F1 3.05 Common Adjustments: Inventories

Preparing financial statements

When students are asked to prepare one or more of the financial students, examiners often provide a trial balance for a company together with further information about transactions that have not been taken into account when the trial balance was prepared. Over the next few webpages we will look at the following types of adjustment that are commonly examined.

  • Period-end inventories
  • Revaluations
  • Tax
  • Accruals and prepayments

In this webpage we shall look at how period-end inventories should be included in the Statement of Financial Position, the Statement of Profit or Loss and the Statement of Changes in Equity.

Inventories

Inventories are a type of current asset and, when we are dealing with a manufacturing company, are split into three types:

  1. Raw materials. These are materials and consumables that will be used in the production process or in the delivery of services
  2. Work in progress. These are items of production that are part-completed at the financial period-end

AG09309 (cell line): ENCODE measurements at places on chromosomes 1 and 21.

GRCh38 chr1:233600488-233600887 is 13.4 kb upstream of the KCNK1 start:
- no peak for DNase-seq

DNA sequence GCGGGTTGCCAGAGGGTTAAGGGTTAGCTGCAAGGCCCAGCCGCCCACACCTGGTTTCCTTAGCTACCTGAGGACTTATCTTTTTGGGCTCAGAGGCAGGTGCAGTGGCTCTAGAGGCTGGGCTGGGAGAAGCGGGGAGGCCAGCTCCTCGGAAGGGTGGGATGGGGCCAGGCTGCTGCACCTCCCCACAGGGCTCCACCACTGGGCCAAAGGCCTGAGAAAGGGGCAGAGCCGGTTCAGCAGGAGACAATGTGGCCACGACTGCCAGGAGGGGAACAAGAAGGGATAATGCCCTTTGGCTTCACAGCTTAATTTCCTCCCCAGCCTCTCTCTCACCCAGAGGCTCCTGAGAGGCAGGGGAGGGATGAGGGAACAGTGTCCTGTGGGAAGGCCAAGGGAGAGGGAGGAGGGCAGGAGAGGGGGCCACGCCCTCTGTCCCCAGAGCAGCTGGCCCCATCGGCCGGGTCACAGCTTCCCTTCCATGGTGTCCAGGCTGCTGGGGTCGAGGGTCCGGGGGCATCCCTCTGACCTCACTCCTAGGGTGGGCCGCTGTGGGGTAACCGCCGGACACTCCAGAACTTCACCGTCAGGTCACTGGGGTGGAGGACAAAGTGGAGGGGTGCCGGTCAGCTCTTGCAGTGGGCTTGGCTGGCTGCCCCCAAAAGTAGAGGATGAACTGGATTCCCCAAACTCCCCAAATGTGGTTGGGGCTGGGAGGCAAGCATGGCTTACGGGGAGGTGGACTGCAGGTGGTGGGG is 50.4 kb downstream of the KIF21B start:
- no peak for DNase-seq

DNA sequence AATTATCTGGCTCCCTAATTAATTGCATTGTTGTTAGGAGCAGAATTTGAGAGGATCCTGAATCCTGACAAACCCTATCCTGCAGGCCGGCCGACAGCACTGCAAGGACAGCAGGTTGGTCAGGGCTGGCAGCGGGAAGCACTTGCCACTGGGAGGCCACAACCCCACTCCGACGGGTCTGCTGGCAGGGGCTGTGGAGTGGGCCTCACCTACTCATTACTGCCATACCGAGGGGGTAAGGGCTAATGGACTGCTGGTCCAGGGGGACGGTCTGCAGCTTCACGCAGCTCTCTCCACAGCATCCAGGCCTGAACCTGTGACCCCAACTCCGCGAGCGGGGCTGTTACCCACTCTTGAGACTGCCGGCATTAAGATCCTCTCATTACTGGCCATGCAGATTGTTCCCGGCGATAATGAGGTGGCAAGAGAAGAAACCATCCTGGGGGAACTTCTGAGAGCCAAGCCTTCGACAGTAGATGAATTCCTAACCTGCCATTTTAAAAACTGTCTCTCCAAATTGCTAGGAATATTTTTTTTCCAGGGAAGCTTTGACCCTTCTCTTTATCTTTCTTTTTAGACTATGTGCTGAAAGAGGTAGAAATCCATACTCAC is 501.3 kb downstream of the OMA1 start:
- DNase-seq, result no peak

3. Finished goods. These are items of production that have been completed and are awaiting sale in the ordinary course of business (nb. a wholesale or retail business might only have this type of inventory)

Valuation of inventories

Items of inventory are valued at the lower of their cost and their net realizable value.

  • Cost is the amount incurred in bring the item of inventory to its current location and condition.
  • Net realizable value is the amount the business expects to gain from the item’s sale. It is the expected selling price, less any costs that would be incurred to sell the item and any costs that would be incurred in order to complete the item before it can be sold.

[NB. We will cover this calculation in more depth in section 5 of the course where we look at IAS 2 Inventories]

Question
A company has calculated that its year-end inventory cost £56,482 to buy and make. This amount includes the cost of an item of inventory that has damaged. The item cost £1,325 but due to the damage, the company believes it will be sold for £695. What is the value of the year-end inventory?